20 posts categorized "ROSIE O'DONNELL"
Us (August 23, 2010) would seem to be dousing Rosie O'Donnell's proposed new show for Oprah Winfrey's network with cold water—their poll says 83% of readers won't watch. (Not surprising considering how lefty she is and since 68% of the country is blatantly bigoted.) Bu then again, if 17% of America watches, she'll be the biggest thing since Ed Sullivan!
I'm not sure what it is that attracts gay men to jobs requiring the coddling of divas, but we seem to do it often and well. I have more of an idea of why gay men love gossip, which we also do often and well. We're also probably inordinately psyched by our own life stories, but that's just because we're so fassscinating.
I was sent this book a few months ago and kept meaning to post something about it. Better late than you'll never eat lunch in this town again, right?
Rosie O'Donnell has announced she'll be back in the public eye...or at least its ear...with her own Sirius XM Radio show. Rosie Radio will be on daily, so I imagine it will be a much-needed return to constant controversy, considering she will have to comment on all the day's news just like she had to do on The View. The first guest should be Elisabeth Hasselbeck, who says she had to restrain herself from hitting Perez Hilton when he was on The View—a feeling a lot of people probably have to stifle when they're around Hasselbeck.
If you haven't seen August: Osage County, please do so before Estelle Parsons leaves to take the show on the road. Or if you're located on the road, try to catch it. It's one of the best straight plays I've ever seen (and at three-plus hours, it's also one of the most straight plays I've ever seen) and Parsons is unbelievably believable. She's a replacement, yet I can't imagine anyone in the role but her—and at 81, she seems to be playing 65 and certainly accomplishes the feat. She's physically capable of running up and down three flights of stairs throughout, though that isn't nearly as exhausting as the absolute harridan she plays.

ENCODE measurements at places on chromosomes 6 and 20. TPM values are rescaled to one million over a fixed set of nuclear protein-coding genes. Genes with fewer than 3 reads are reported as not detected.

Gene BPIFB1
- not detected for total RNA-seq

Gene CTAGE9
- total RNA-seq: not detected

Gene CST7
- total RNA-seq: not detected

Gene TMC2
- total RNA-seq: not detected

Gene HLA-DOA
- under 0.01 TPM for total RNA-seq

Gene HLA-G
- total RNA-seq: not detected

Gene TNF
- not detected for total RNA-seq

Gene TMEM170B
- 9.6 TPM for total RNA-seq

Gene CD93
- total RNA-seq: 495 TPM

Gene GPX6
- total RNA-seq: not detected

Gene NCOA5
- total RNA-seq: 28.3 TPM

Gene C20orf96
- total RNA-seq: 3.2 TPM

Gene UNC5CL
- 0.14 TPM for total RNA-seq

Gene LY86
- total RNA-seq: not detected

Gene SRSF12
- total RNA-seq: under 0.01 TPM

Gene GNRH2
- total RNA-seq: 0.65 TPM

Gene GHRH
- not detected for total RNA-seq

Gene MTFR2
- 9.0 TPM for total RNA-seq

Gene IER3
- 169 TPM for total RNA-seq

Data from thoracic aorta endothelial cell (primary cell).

Just a great play.
It was a rainy Sunday matinee, so we were surrounded by old people loudly repeating lines to each other and volunteering info ("Jean Seberg? She was a suicide.") and by empty seats. It was only $31 and a great value.
Just be sure you see it before Phylicia Rashad replaces Parsons...non-traditional casting only works for me if a character's race truly has nothing or very little to do with his or her raison d'etre. In this play, a black Vi is not going to make sense. But also...Rashad doesn't have the chops, that I've seen, for this part. Why not just hire Brooke Shields?
Interestingly, another ageless icon was mentioned during the play—Lena Horne. I was like, "What the hell happened to her?" I could not recall her dying. I looked her up and discovered she is alive at 91, but her last public appearance was in 1999. I always think of her as an example of an ageless icon thanks to her late-life concert specials when she was in her 70s. She was considered to be ageless also thanks to her youthful looks (it was good plastic surgery, folks! black does, indeed, crack!). And yet think about this: As amazing as Lena was in her prime and well after it, she retired COMPLETELY from public life by the time she was the same age Parsons is now.
Lookin' great in all three, but don't try to tell me a surgeon didn't help.
I guess the 80s are the new 70s.
After the jump, were these Lena's final TV appearances?